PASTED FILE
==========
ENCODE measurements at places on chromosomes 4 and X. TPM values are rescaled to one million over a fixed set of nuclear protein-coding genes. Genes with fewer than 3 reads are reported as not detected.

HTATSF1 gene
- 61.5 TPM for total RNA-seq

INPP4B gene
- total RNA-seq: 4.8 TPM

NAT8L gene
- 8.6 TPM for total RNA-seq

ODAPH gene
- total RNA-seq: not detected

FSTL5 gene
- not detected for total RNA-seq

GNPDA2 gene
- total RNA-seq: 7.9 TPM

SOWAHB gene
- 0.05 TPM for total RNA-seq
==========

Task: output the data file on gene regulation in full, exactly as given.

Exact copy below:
ENCODE measurements at places on chromosomes 4 and X. TPM values are rescaled to one million over a fixed set of nuclear protein-coding genes. Genes with fewer than 3 reads are reported as not detected.

HTATSF1 gene
- 61.5 TPM for total RNA-seq

INPP4B gene
- total RNA-seq: 4.8 TPM

NAT8L gene
- 8.6 TPM for total RNA-seq

ODAPH gene
- total RNA-seq: not detected

FSTL5 gene
- not detected for total RNA-seq

GNPDA2 gene
- total RNA-seq: 7.9 TPM

SOWAHB gene
- 0.05 TPM for total RNA-seq